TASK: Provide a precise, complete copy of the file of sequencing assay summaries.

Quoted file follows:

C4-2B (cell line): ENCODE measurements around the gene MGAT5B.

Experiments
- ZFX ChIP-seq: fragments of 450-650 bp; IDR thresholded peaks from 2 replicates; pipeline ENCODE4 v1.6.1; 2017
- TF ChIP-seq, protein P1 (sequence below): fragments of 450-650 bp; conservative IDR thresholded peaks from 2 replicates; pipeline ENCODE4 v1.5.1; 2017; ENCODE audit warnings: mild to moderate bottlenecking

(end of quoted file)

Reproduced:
C4-2B (cell line): ENCODE measurements around the gene MGAT5B.

Experiments
- ZFX ChIP-seq: fragments of 450-650 bp; IDR thresholded peaks from 2 replicates; pipeline ENCODE4 v1.6.1; 2017
- TF ChIP-seq, protein P1 (sequence below): fragments of 450-650 bp; conservative IDR thresholded peaks from 2 replicates; pipeline ENCODE4 v1.5.1; 2017; ENCODE audit warnings: mild to moderate bottlenecking